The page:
From the Business Representative


Recently, I found myself in a Socratic debate with an old friend regarding our responsibility for the survival of the work we create. This came about as our industry is migrating from recording to a stable medium that can be stored in vaults to trading out memory cards that are returned to us and reused. From my perspective, we mixers are among the primary players capturing original performances. We are “laying the bed” for all that follows regarding the dialog and effects, not unlike the creative recording producer in the music world. Up to this point, my friend and I are in agreement. But I take the further position that we also have a responsibility for the long-term survivability of the work we create. I think we need to raise this issue with our clients and employers and encourage them to adopt policies conducive to archival preservation. Acquiescing to a program where recordings exist only as temporary files is, to me, an irresponsible position.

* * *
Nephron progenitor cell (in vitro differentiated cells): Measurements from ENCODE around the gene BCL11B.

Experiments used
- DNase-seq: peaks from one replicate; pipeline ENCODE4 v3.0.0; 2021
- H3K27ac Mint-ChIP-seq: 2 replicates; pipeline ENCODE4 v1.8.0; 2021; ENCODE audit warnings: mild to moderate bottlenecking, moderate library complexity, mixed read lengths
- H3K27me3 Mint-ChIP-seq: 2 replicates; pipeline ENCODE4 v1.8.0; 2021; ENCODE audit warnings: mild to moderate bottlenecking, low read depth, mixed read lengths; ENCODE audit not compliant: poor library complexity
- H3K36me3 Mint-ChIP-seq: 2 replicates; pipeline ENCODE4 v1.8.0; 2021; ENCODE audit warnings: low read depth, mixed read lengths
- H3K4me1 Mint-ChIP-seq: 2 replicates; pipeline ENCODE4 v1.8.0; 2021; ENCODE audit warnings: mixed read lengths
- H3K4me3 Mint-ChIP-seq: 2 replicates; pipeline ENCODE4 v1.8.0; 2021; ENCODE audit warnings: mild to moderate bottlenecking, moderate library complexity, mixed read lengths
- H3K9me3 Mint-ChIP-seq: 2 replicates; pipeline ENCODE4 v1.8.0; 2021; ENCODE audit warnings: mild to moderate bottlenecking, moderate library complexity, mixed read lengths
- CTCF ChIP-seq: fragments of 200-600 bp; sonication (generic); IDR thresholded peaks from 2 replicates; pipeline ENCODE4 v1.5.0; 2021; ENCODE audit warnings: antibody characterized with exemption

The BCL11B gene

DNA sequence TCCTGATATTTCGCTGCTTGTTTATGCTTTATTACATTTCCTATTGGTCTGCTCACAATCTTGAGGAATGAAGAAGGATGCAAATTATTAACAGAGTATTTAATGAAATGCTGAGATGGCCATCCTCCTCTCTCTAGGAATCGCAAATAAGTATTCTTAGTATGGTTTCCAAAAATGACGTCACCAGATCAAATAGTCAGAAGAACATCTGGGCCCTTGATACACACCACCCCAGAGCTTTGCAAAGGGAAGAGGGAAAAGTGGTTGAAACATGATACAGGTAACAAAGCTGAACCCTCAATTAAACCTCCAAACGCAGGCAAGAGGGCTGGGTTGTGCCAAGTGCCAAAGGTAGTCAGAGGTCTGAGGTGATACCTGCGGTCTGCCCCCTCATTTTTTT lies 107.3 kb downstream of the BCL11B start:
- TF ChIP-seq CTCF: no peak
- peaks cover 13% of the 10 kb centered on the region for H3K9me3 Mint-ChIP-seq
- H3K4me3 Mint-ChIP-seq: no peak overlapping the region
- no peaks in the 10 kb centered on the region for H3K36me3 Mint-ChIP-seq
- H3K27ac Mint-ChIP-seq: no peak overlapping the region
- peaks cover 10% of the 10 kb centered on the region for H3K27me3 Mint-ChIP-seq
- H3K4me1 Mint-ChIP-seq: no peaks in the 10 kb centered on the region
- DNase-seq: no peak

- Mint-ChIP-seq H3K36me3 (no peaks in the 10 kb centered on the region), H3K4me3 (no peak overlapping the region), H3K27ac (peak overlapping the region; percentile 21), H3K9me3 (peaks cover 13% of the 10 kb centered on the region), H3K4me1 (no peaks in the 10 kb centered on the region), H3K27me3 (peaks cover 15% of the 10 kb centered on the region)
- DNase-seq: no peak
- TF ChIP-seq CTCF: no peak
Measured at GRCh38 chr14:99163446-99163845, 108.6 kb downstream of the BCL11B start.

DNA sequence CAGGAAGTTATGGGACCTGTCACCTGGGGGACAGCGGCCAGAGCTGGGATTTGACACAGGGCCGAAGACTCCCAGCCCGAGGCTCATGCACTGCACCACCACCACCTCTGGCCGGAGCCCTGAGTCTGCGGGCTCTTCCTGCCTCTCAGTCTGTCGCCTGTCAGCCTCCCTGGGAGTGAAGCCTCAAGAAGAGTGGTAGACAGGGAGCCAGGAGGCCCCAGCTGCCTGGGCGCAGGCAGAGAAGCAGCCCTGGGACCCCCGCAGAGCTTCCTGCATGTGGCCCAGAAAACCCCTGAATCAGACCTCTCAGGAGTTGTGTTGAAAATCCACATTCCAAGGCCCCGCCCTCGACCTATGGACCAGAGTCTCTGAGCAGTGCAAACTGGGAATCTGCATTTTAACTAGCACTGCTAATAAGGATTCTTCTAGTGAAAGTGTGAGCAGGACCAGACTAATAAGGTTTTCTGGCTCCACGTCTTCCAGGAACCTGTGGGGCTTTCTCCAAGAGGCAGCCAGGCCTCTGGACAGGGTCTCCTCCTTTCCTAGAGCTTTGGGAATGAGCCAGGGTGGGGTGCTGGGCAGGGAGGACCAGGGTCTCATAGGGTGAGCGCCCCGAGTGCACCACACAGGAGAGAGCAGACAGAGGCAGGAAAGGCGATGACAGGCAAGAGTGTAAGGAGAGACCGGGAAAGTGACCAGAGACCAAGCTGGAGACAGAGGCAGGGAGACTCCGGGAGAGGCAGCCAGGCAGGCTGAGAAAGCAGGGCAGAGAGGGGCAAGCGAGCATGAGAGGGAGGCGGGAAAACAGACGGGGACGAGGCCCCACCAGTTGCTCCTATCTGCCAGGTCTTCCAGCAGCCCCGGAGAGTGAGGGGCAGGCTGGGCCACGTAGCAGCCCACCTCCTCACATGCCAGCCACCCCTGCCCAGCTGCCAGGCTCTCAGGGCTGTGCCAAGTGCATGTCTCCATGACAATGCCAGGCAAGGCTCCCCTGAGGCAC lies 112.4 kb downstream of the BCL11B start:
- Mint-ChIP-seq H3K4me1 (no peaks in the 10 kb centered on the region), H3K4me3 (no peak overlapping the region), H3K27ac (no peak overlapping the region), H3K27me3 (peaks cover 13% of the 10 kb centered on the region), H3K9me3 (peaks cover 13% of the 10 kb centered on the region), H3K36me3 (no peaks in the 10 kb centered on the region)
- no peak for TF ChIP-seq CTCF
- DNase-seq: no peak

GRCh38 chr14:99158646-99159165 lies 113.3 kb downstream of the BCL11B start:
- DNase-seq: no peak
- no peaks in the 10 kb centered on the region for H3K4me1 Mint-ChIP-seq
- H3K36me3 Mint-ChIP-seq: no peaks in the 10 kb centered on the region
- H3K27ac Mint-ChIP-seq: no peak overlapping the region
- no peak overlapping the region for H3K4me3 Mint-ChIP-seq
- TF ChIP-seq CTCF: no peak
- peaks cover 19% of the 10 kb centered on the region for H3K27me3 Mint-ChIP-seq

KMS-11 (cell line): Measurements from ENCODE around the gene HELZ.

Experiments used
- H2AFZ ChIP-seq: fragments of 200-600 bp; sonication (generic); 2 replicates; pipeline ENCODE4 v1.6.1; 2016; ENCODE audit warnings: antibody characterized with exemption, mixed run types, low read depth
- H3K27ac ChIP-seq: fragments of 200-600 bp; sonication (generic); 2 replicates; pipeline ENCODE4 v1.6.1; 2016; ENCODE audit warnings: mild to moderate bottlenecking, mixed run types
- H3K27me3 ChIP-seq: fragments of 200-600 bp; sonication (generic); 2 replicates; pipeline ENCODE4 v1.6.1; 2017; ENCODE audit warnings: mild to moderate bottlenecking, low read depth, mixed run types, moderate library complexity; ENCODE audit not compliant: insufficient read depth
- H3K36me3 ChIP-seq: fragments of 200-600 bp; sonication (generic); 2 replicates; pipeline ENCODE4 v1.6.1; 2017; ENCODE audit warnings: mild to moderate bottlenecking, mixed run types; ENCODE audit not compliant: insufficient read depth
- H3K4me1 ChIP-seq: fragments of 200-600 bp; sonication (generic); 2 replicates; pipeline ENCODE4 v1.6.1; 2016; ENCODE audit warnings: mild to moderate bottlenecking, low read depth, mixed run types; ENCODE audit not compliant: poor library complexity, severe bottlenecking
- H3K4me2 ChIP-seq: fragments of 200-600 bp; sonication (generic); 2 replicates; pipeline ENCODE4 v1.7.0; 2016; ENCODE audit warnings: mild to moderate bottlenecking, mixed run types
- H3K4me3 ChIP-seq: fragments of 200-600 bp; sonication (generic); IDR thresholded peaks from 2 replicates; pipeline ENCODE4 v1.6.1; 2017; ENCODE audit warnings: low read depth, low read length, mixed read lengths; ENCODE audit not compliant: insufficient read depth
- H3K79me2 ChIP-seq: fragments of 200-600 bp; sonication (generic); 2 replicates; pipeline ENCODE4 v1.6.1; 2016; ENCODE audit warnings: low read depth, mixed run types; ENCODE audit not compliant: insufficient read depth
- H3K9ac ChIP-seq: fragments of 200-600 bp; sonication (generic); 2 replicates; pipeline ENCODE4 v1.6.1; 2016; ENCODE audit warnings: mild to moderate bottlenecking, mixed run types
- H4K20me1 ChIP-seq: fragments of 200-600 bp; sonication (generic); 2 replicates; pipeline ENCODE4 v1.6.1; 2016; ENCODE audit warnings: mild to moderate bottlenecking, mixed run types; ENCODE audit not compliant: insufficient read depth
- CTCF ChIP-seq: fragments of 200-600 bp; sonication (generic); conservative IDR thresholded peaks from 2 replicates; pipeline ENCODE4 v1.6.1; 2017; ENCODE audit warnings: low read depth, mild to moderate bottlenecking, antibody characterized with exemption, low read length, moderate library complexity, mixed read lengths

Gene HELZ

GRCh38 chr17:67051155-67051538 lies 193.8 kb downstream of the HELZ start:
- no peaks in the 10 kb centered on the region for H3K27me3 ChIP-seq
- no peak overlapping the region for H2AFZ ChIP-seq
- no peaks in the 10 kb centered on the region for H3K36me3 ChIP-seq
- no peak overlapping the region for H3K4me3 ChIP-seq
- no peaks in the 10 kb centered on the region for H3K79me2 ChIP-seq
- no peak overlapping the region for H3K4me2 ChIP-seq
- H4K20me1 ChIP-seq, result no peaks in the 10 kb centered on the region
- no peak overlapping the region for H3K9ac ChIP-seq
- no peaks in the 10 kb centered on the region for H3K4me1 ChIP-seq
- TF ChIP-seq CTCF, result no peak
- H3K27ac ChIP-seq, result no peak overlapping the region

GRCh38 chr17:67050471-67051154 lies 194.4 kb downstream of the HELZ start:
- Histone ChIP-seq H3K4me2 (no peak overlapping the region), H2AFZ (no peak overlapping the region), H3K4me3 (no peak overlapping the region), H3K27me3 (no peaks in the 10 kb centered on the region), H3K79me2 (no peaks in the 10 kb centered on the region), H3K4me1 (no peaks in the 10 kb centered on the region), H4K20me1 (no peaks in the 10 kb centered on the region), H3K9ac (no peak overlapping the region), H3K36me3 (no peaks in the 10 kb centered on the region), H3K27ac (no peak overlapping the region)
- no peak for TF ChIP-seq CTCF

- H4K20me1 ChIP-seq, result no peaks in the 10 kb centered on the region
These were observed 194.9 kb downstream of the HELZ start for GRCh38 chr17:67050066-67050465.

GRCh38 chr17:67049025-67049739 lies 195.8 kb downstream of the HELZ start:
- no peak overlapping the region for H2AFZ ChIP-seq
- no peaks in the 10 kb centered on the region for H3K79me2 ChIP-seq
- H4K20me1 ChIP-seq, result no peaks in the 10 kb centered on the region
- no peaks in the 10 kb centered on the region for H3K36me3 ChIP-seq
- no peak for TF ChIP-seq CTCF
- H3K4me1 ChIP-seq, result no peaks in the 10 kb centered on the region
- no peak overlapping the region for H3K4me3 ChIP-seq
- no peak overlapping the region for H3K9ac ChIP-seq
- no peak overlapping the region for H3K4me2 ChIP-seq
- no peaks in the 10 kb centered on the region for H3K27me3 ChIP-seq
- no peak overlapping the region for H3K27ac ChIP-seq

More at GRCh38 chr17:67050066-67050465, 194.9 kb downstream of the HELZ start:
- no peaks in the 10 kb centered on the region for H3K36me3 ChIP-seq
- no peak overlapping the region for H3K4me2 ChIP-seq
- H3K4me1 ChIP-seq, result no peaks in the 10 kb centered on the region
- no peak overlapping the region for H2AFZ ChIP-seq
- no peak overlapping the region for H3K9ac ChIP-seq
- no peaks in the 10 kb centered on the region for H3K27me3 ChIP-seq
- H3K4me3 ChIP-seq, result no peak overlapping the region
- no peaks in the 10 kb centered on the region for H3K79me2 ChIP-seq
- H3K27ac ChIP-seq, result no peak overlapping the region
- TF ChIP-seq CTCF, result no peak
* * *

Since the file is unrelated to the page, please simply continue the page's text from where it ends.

Although sympathetic, and equally concerned about the end result, my friend’s position is quite different. Essentially, once we hand off the goods he believes the full and total responsibility lies with the producers and owners of the end result. Of course, legally and technically, my friend has a point. And the absence of a universally accepted archival storage medium also factors in the argument. But a large part of my disagreement comes from knowledge of how things tend to play out. History shows us clearly that companies and institutions have a poor record of responsibility toward the assets they create and accumulate. Cultural obligations fly out the window when corporate administrations change and the average turnover at film studios is under two years. Forget about hundred-year storage being a concern to the new guys.

By taking an active role in preservation we become participants in a larger community of professionals.  This issue of ownership of consequences has larger implications. Engagement in one issue leads naturally to involvement in others and extends, I hope, to greater involvement with the union and the issues that concern us all. Without participation, ownership can become meaningless. With it, anything is possible.

Warm regards,
Mark Ulano
President, IATSE Local 695